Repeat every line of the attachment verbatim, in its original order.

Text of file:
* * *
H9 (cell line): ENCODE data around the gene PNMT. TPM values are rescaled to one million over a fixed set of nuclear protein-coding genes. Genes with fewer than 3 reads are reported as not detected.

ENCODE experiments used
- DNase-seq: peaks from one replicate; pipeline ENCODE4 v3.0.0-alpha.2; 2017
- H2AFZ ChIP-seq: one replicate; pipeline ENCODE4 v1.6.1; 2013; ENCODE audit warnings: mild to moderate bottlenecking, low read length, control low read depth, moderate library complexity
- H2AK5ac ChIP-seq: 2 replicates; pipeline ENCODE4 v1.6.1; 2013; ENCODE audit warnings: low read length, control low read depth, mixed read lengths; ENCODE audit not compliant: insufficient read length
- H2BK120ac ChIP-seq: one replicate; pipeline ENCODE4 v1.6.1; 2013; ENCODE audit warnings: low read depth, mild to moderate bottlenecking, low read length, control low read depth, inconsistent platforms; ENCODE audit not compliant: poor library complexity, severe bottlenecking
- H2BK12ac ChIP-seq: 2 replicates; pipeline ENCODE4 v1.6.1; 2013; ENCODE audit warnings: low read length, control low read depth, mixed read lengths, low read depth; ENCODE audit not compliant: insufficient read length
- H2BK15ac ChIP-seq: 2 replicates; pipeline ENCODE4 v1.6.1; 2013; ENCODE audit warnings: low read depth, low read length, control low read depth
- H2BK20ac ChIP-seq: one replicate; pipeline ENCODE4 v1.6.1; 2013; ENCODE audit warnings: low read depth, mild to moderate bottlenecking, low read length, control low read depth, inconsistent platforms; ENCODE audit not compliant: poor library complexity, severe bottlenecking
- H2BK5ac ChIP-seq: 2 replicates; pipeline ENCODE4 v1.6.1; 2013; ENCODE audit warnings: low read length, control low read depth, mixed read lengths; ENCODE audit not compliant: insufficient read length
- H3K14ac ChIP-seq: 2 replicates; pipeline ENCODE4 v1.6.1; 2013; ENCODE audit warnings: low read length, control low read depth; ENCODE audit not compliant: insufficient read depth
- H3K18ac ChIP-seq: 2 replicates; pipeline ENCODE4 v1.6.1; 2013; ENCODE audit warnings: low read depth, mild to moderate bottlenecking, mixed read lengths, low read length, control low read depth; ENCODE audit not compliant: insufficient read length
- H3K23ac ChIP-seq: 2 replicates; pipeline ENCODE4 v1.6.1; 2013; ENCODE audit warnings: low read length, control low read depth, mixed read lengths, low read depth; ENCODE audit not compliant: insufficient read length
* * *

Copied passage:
H9 (cell line): ENCODE data around the gene PNMT. TPM values are rescaled to one million over a fixed set of nuclear protein-coding genes. Genes with fewer than 3 reads are reported as not detected.

ENCODE experiments used
- DNase-seq: peaks from one replicate; pipeline ENCODE4 v3.0.0-alpha.2; 2017
- H2AFZ ChIP-seq: one replicate; pipeline ENCODE4 v1.6.1; 2013; ENCODE audit warnings: mild to moderate bottlenecking, low read length, control low read depth, moderate library complexity
- H2AK5ac ChIP-seq: 2 replicates; pipeline ENCODE4 v1.6.1; 2013; ENCODE audit warnings: low read length, control low read depth, mixed read lengths; ENCODE audit not compliant: insufficient read length
- H2BK120ac ChIP-seq: one replicate; pipeline ENCODE4 v1.6.1; 2013; ENCODE audit warnings: low read depth, mild to moderate bottlenecking, low read length, control low read depth, inconsistent platforms; ENCODE audit not compliant: poor library complexity, severe bottlenecking
- H2BK12ac ChIP-seq: 2 replicates; pipeline ENCODE4 v1.6.1; 2013; ENCODE audit warnings: low read length, control low read depth, mixed read lengths, low read depth; ENCODE audit not compliant: insufficient read length
- H2BK15ac ChIP-seq: 2 replicates; pipeline ENCODE4 v1.6.1; 2013; ENCODE audit warnings: low read depth, low read length, control low read depth
- H2BK20ac ChIP-seq: one replicate; pipeline ENCODE4 v1.6.1; 2013; ENCODE audit warnings: low read depth, mild to moderate bottlenecking, low read length, control low read depth, inconsistent platforms; ENCODE audit not compliant: poor library complexity, severe bottlenecking
- H2BK5ac ChIP-seq: 2 replicates; pipeline ENCODE4 v1.6.1; 2013; ENCODE audit warnings: low read length, control low read depth, mixed read lengths; ENCODE audit not compliant: insufficient read length
- H3K14ac ChIP-seq: 2 replicates; pipeline ENCODE4 v1.6.1; 2013; ENCODE audit warnings: low read length, control low read depth; ENCODE audit not compliant: insufficient read depth
- H3K18ac ChIP-seq: 2 replicates; pipeline ENCODE4 v1.6.1; 2013; ENCODE audit warnings: low read depth, mild to moderate bottlenecking, mixed read lengths, low read length, control low read depth; ENCODE audit not compliant: insufficient read length
- H3K23ac ChIP-seq: 2 replicates; pipeline ENCODE4 v1.6.1; 2013; ENCODE audit warnings: low read length, control low read depth, mixed read lengths, low read depth; ENCODE audit not compliant: insufficient read length